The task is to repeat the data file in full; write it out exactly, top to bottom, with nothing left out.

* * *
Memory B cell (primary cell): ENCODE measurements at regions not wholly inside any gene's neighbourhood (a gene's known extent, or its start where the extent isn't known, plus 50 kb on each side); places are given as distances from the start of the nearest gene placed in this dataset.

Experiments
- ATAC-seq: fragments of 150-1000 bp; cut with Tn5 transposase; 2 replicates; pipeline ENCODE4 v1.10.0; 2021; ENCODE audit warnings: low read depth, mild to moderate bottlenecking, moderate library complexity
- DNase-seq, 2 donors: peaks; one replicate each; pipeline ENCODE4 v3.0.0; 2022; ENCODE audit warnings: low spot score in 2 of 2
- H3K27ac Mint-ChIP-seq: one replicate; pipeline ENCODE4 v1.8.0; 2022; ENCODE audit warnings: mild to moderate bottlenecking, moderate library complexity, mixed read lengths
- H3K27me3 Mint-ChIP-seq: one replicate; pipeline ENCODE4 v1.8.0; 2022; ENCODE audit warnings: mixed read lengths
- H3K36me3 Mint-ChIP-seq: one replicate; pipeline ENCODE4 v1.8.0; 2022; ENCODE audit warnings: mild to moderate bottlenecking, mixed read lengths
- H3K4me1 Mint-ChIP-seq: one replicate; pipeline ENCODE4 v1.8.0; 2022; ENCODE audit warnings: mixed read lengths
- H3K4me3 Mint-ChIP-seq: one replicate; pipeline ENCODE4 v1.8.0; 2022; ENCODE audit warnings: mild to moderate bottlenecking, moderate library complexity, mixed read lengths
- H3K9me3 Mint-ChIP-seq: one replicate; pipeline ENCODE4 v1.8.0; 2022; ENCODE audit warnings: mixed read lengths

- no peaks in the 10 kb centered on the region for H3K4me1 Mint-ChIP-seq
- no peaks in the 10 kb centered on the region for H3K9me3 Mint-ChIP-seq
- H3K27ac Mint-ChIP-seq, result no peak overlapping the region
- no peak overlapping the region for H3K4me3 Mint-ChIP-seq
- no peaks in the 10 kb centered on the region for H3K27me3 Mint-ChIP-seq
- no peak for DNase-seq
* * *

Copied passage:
Memory B cell (primary cell): ENCODE measurements at regions not wholly inside any gene's neighbourhood (a gene's known extent, or its start where the extent isn't known, plus 50 kb on each side); places are given as distances from the start of the nearest gene placed in this dataset.

Experiments
- ATAC-seq: fragments of 150-1000 bp; cut with Tn5 transposase; 2 replicates; pipeline ENCODE4 v1.10.0; 2021; ENCODE audit warnings: low read depth, mild to moderate bottlenecking, moderate library complexity
- DNase-seq, 2 donors: peaks; one replicate each; pipeline ENCODE4 v3.0.0; 2022; ENCODE audit warnings: low spot score in 2 of 2
- H3K27ac Mint-ChIP-seq: one replicate; pipeline ENCODE4 v1.8.0; 2022; ENCODE audit warnings: mild to moderate bottlenecking, moderate library complexity, mixed read lengths
- H3K27me3 Mint-ChIP-seq: one replicate; pipeline ENCODE4 v1.8.0; 2022; ENCODE audit warnings: mixed read lengths
- H3K36me3 Mint-ChIP-seq: one replicate; pipeline ENCODE4 v1.8.0; 2022; ENCODE audit warnings: mild to moderate bottlenecking, mixed read lengths
- H3K4me1 Mint-ChIP-seq: one replicate; pipeline ENCODE4 v1.8.0; 2022; ENCODE audit warnings: mixed read lengths
- H3K4me3 Mint-ChIP-seq: one replicate; pipeline ENCODE4 v1.8.0; 2022; ENCODE audit warnings: mild to moderate bottlenecking, moderate library complexity, mixed read lengths
- H3K9me3 Mint-ChIP-seq: one replicate; pipeline ENCODE4 v1.8.0; 2022; ENCODE audit warnings: mixed read lengths

- no peaks in the 10 kb centered on the region for H3K4me1 Mint-ChIP-seq
- no peaks in the 10 kb centered on the region for H3K9me3 Mint-ChIP-seq
- H3K27ac Mint-ChIP-seq, result no peak overlapping the region
- no peak overlapping the region for H3K4me3 Mint-ChIP-seq
- no peaks in the 10 kb centered on the region for H3K27me3 Mint-ChIP-seq
- no peak for DNase-seq